Posts Tagged ‘quotes’

A Message From John McCain

These are difficult times for our country. And I pledge to [Barack Obama] tonight to do all in my power to help him lead us through the many challenges we face…I urge all Americans who supported me to join me in not just congratulating him, but offering our next president our good will and earnest effort to find ways to come together to find the necessary compromises to bridge our differences and help restore our prosperity, defend our security in a dangerous world, and leave our children and grandchildren a stronger, better country than we inherited. Whatever our differences, we are fellow Americans. And please believe me when I say no association has ever meant more to me than that.

Read the full text of the speech here.


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I just got back from a pretty incredible week in Slovakia with our high school students. For the past few years, I’ve become more and more convinced of the effectiveness of service projects as outreach / evangelism events. Though in our ministry, they are explicitly designed as “growth” events for Christian teens, we always see unchurched or disinterested kids meet and trust Christ for the first time during service projects. This year, instead of just seeing that as a by-product of the event, we pursued it as a primary goal. We actively invited all teens, regardless of spiritual belief, to attend the project. However, we desperately wanted to avoid tricking anyone or pulling a bait-and-switch; we made it abundantly clear in pre-trip meetings that this trip was about dying to ourselves and participating in the body of Christ in service to his world. We had one or two kids consider dropping out when they discovered how much of a “God thing” this trip was. But once again, no one was scared away, and this year more than ever before, we saw the Holy Spirit moving radically in students’ lives, including (or even especially) teens who did not previously express any belief in or commitment to Jesus. I think service projects work evangelistically because instead of simply presenting some basic facts about Jesus to be believed, we’re inviting people to come and “try him on.” We provide an opportunity for all participants (whether or not they actually “are Christians”) to live the life Jesus has called us into: self-sacrifice, loving one another, serving, prayer, worshiping in community. Turns out, that life is attractive. We facilitate a subjective experience to provide something for our students to connect themselves with Jesus, the truth (with a capital “T” if you like). To affirm a potentially cliche phrase: we seek to provide transformation before information.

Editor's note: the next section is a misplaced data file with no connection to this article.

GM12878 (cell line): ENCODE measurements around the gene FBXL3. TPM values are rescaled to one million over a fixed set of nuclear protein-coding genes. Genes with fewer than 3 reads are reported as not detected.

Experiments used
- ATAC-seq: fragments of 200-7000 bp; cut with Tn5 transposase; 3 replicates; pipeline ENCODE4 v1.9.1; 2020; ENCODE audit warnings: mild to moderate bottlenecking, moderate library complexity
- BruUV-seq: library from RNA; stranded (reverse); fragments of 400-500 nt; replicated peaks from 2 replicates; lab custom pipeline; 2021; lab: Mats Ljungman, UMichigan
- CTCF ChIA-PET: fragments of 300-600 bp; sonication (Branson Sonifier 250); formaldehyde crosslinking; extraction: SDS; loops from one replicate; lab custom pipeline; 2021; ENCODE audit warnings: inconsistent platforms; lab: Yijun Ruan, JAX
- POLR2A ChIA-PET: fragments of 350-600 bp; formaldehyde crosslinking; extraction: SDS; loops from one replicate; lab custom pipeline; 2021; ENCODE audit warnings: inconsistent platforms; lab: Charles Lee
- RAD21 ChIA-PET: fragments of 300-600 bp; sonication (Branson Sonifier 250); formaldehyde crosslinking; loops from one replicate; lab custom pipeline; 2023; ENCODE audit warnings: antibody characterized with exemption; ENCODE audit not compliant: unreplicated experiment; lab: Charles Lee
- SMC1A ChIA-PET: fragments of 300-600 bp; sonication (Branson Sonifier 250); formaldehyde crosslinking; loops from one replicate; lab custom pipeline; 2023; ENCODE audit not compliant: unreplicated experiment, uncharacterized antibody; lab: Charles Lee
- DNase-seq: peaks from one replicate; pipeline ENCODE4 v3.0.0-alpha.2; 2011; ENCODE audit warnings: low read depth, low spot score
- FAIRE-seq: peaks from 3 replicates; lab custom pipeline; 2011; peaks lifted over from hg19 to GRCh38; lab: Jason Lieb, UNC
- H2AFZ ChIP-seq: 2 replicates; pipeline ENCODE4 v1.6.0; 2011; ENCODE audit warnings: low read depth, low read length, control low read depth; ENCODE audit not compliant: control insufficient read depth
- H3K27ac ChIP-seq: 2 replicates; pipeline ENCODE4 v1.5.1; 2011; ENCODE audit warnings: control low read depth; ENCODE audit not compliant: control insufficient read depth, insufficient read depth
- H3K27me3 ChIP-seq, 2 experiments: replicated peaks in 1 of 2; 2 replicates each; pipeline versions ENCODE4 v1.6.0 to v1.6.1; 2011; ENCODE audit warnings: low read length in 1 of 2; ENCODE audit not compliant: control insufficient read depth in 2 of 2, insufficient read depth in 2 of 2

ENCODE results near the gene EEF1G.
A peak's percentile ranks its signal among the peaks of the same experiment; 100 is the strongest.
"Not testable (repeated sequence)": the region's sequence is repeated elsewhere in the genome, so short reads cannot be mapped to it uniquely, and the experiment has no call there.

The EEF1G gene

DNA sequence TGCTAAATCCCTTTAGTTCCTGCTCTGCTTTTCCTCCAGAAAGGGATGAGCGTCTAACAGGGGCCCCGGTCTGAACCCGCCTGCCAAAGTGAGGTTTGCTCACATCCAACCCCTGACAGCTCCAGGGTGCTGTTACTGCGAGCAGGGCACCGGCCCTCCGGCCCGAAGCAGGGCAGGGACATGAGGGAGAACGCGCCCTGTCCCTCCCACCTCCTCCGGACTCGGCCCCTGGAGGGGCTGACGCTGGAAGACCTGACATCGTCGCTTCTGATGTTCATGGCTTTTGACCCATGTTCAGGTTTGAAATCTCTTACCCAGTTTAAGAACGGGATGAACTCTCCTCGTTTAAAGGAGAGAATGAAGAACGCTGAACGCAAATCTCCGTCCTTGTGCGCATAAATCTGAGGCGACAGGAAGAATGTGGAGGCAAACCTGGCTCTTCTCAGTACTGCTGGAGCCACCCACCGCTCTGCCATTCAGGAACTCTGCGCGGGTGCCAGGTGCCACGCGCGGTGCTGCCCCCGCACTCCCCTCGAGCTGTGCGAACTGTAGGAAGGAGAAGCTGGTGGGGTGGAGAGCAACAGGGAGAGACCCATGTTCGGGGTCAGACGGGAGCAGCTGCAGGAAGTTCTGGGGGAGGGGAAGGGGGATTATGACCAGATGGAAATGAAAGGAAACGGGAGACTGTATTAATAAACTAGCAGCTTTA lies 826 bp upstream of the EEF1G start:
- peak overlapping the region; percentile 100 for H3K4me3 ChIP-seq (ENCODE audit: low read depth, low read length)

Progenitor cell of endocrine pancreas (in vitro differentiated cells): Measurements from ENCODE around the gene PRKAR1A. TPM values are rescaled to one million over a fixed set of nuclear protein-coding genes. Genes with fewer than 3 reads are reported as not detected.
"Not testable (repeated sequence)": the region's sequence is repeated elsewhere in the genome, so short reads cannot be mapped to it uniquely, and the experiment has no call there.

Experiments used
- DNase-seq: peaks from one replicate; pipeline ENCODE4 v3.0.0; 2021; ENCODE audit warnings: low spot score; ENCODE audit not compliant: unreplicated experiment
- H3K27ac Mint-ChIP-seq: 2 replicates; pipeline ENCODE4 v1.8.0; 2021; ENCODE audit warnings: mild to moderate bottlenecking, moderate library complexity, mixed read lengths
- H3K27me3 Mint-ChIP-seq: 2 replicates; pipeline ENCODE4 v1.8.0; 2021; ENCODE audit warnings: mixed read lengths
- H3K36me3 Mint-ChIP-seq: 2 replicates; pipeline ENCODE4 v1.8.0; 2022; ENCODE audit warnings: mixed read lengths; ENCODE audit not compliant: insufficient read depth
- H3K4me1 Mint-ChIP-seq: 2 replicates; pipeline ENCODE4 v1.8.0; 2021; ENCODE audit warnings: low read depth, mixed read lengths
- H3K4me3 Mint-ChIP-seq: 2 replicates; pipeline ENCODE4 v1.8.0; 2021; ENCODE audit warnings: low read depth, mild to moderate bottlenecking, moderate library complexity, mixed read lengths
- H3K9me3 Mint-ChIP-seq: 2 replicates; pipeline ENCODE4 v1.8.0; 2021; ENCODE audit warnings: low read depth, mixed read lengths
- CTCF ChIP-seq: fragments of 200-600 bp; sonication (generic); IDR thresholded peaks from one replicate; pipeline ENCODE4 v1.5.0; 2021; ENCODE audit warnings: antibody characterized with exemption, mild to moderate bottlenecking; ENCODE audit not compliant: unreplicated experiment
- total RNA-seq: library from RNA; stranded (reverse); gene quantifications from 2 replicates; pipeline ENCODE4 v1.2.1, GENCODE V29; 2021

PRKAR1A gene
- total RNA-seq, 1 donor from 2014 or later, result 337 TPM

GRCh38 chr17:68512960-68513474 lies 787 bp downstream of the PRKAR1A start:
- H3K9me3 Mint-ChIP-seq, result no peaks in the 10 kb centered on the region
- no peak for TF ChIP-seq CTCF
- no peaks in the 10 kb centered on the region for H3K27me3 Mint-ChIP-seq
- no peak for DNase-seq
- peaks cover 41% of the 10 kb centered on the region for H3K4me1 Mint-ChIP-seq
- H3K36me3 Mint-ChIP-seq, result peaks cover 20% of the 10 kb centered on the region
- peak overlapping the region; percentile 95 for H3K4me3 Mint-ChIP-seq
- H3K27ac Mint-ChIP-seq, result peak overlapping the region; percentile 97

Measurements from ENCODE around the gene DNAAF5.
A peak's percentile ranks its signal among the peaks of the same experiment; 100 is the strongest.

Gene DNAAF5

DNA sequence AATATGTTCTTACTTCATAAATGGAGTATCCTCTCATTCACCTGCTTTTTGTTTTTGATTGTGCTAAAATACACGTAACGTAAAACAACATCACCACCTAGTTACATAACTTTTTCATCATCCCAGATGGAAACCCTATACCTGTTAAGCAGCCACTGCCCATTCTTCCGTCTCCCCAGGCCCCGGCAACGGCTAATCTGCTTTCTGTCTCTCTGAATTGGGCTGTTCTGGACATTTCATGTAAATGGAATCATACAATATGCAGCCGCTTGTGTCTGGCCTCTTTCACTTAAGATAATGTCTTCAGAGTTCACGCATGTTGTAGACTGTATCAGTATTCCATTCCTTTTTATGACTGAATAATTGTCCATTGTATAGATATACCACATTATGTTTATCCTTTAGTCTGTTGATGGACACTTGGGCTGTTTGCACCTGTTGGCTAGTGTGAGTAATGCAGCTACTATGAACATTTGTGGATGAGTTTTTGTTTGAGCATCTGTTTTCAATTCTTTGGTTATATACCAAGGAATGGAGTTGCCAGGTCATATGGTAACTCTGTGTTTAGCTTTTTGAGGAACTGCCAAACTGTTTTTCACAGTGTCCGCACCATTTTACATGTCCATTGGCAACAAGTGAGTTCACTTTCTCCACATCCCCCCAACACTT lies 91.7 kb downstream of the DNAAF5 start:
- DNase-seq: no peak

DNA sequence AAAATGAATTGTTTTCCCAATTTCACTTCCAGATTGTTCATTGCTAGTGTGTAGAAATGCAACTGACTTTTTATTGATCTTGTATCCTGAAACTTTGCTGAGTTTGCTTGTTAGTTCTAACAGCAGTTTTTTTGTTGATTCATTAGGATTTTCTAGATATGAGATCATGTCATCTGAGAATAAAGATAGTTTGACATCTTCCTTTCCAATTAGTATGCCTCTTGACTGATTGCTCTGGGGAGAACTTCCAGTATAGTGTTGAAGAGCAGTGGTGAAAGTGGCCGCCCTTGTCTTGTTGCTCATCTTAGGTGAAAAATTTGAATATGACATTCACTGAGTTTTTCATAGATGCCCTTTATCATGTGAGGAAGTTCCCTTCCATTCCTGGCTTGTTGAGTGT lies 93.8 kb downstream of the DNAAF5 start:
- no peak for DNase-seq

Of course, following an event like this, I think that we leaders now have a significant responsibility to provide that information while simultaneously nurturing the transformation students experienced. I think one of the first bits of “information” to relay is to provide some perspective and appropriate expectations regarding how God uses spiritual mountaintop experiences, like the one our students just lived. In Scripture, when God dramatically reveals himself on the mountain, the witnesses (such as Moses in Exodus 34, Elijah in I Kings 19, and Peter, James and John in Luke 9) are immediately sent back down the mountain into significant conflict to minister. The three disciples are not allowed to build even temporary dwellings on the mountain. The first time I ever went on a youth service project (as a Club Beyond volunteer, Czech ’99), one of the other volunteers came across an Oswald Chambers devotion that was astonishingly appropriate for that group. It was the April 16 entry from My Utmost for His Highest, which happened to be the day we were traveling home. After almost every service project I’ve attended since, I’ve read the team that devotion during the return trip or soon after. The gist of it is that we are not meant to live on our spiritual mountaintops, but we are meant to live according to what we’ve learned while there. As I prepared for this year’s iteration of the “Chambers talk,” I came across a page of quotations that reveal this idea to be one of Chambers’ recurring themes. I pasted a few of my favorites below. Some speak into the tension between the importance of the subjective experience (so key in postmodern theology and thought) and the need to submit that experience to the objective supremacy of Christ (a perhaps more modernist value). OK, on re-reading, that sentence sounds way too high-falutin’. Just enjoy these thoughts from Oswald: